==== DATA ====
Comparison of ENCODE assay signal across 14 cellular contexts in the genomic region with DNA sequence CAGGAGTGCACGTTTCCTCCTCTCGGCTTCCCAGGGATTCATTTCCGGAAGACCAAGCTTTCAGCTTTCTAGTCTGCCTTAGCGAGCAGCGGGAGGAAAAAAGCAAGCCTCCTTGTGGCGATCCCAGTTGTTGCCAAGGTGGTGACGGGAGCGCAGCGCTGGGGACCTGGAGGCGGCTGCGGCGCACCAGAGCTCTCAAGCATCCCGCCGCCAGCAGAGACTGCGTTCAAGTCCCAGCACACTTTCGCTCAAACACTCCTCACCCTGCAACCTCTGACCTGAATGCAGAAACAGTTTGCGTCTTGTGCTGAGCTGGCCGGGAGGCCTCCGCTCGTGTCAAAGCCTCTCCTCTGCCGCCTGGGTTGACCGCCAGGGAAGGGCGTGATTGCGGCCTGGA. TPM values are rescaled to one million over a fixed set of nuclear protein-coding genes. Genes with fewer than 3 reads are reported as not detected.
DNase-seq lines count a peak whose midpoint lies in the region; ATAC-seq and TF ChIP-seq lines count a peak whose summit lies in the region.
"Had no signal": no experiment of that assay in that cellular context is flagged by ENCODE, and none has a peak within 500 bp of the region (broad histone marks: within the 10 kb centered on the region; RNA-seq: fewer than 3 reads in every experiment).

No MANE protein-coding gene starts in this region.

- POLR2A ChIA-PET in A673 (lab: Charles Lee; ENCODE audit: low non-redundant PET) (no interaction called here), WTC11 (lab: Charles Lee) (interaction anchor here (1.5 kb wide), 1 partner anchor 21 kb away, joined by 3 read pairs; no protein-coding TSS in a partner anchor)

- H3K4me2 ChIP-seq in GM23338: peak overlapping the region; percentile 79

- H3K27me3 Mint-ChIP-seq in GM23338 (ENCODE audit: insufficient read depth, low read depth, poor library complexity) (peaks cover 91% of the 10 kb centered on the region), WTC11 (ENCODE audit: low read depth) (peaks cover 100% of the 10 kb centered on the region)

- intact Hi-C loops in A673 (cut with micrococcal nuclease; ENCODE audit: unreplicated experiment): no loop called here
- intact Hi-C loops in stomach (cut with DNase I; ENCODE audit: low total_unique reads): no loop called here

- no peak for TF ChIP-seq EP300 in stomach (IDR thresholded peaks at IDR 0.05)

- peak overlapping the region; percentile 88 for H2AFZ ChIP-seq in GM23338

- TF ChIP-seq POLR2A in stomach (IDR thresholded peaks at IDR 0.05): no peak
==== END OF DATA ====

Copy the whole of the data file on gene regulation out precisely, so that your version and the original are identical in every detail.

Comparison of ENCODE assay signal across 14 cellular contexts in the genomic region with DNA sequence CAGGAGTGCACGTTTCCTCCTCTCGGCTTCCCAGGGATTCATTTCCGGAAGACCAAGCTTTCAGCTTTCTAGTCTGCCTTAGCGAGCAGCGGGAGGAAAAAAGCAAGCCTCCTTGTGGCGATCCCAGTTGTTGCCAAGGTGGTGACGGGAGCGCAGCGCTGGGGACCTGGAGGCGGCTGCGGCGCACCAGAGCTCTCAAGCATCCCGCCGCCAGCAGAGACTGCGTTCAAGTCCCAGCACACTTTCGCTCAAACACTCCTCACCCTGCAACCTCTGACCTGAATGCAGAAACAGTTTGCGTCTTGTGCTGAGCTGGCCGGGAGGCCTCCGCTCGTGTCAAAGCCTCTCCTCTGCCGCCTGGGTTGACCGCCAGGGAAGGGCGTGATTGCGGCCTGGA. TPM values are rescaled to one million over a fixed set of nuclear protein-coding genes. Genes with fewer than 3 reads are reported as not detected.
DNase-seq lines count a peak whose midpoint lies in the region; ATAC-seq and TF ChIP-seq lines count a peak whose summit lies in the region.
"Had no signal": no experiment of that assay in that cellular context is flagged by ENCODE, and none has a peak within 500 bp of the region (broad histone marks: within the 10 kb centered on the region; RNA-seq: fewer than 3 reads in every experiment).

No MANE protein-coding gene starts in this region.

- POLR2A ChIA-PET in A673 (lab: Charles Lee; ENCODE audit: low non-redundant PET) (no interaction called here), WTC11 (lab: Charles Lee) (interaction anchor here (1.5 kb wide), 1 partner anchor 21 kb away, joined by 3 read pairs; no protein-coding TSS in a partner anchor)

- H3K4me2 ChIP-seq in GM23338: peak overlapping the region; percentile 79

- H3K27me3 Mint-ChIP-seq in GM23338 (ENCODE audit: insufficient read depth, low read depth, poor library complexity) (peaks cover 91% of the 10 kb centered on the region), WTC11 (ENCODE audit: low read depth) (peaks cover 100% of the 10 kb centered on the region)

- intact Hi-C loops in A673 (cut with micrococcal nuclease; ENCODE audit: unreplicated experiment): no loop called here
- intact Hi-C loops in stomach (cut with DNase I; ENCODE audit: low total_unique reads): no loop called here

- no peak for TF ChIP-seq EP300 in stomach (IDR thresholded peaks at IDR 0.05)

- peak overlapping the region; percentile 88 for H2AFZ ChIP-seq in GM23338

- TF ChIP-seq POLR2A in stomach (IDR thresholded peaks at IDR 0.05): no peak